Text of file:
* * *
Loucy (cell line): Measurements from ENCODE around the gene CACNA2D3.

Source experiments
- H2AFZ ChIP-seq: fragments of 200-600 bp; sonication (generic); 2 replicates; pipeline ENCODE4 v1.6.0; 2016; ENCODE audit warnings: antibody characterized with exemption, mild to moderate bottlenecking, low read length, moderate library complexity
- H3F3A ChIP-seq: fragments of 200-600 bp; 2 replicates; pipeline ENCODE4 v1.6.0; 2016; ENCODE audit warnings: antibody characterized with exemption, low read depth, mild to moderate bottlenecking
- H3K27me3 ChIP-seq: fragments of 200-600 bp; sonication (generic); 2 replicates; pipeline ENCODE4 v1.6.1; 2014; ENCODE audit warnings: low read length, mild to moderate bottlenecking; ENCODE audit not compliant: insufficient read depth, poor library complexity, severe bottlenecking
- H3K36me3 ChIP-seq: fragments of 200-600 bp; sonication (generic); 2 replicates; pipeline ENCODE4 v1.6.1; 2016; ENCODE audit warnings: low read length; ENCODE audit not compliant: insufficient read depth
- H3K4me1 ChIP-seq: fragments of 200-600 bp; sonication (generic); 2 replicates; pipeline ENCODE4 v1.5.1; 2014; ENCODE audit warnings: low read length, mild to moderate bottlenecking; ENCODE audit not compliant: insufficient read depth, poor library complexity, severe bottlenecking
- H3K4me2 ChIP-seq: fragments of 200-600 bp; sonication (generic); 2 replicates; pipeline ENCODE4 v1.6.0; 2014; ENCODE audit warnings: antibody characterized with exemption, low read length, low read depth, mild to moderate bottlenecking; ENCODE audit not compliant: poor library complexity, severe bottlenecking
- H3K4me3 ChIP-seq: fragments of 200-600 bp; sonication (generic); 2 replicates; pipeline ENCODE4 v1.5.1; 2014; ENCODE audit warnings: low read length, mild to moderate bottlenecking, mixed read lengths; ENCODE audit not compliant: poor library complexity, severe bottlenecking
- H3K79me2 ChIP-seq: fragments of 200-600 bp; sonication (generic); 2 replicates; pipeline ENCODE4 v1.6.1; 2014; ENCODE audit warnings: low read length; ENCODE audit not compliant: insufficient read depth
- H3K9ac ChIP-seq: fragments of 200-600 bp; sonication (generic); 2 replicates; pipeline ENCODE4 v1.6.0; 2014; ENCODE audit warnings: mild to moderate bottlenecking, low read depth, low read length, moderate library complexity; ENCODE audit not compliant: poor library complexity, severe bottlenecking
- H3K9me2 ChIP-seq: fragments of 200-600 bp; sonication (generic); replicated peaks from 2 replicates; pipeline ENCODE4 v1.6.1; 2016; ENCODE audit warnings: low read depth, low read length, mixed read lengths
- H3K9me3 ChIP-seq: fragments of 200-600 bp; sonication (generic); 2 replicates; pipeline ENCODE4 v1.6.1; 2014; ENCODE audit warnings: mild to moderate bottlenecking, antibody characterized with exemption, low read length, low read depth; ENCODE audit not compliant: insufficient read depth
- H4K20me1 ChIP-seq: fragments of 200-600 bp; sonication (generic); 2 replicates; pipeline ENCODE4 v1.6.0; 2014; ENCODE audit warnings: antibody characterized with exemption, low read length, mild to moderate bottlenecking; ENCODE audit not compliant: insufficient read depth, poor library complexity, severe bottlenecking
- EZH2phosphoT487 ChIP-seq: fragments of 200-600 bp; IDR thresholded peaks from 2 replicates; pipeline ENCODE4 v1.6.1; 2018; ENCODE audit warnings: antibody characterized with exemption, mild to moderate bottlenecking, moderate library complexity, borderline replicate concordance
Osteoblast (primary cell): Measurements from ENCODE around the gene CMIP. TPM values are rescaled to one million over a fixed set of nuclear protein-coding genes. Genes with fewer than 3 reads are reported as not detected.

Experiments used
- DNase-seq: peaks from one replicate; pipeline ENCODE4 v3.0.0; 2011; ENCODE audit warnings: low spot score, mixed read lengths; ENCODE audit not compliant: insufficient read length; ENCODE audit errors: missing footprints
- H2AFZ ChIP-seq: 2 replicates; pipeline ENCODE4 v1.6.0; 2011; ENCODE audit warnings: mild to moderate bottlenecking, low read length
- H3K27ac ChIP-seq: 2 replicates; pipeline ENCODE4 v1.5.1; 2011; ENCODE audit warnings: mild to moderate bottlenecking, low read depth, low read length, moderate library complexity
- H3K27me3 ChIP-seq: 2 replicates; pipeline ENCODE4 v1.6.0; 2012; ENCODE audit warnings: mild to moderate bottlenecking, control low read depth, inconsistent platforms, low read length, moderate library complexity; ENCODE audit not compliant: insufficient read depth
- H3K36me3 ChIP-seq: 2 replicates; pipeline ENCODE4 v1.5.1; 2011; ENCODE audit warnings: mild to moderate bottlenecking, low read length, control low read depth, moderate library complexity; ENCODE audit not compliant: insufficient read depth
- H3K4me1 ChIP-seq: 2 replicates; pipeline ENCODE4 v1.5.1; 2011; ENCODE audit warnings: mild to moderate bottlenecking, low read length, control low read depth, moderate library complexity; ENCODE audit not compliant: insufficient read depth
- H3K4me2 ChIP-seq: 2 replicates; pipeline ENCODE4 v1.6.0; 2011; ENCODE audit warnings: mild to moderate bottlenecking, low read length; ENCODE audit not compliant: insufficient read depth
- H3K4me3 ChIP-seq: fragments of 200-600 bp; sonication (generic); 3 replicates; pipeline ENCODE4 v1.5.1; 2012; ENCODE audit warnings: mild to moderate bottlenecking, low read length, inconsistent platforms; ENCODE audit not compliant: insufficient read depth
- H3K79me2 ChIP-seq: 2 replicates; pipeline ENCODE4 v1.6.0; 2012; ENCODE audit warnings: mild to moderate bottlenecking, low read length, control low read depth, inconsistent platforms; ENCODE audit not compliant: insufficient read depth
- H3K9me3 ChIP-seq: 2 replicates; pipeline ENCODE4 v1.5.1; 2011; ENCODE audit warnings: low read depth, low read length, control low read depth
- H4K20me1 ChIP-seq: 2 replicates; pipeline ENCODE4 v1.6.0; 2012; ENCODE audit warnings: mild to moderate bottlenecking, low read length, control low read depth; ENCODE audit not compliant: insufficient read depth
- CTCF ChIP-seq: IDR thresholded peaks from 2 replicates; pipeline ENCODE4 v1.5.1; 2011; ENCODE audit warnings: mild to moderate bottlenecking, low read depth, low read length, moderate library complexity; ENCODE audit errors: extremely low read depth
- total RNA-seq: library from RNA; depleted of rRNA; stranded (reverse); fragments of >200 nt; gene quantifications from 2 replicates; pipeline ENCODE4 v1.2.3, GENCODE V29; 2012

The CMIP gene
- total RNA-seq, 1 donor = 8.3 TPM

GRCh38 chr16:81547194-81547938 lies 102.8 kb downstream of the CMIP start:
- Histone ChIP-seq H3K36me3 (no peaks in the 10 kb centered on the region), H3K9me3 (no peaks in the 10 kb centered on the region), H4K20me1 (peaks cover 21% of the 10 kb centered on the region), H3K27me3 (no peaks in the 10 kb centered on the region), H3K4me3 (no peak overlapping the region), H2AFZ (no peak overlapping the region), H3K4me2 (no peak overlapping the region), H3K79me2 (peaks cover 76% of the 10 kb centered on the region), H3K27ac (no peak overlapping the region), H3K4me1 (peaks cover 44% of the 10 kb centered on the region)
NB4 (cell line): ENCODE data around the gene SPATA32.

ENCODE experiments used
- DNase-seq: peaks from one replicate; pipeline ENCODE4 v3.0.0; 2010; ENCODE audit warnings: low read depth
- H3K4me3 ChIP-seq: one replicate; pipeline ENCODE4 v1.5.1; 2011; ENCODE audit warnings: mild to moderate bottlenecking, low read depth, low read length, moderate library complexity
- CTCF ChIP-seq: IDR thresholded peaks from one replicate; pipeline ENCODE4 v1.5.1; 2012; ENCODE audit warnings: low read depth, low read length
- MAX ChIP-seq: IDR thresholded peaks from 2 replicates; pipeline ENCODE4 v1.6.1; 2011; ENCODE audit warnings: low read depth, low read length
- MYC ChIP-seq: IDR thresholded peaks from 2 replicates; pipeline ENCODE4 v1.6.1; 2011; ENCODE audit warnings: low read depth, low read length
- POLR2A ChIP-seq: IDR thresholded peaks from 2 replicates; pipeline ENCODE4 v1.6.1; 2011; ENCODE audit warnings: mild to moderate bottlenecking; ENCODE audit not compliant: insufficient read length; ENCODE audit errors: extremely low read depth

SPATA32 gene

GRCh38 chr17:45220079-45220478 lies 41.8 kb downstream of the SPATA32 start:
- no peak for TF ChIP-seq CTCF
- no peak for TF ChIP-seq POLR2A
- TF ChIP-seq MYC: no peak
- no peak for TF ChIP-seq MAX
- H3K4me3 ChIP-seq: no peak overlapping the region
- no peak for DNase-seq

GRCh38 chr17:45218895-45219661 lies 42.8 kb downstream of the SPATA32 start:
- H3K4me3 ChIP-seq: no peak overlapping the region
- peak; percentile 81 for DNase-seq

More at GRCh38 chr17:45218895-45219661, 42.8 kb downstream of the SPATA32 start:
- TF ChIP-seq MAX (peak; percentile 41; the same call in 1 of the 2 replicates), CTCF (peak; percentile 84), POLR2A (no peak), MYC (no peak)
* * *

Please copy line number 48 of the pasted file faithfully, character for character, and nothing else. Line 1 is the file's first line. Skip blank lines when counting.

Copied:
- no peak for TF ChIP-seq MAX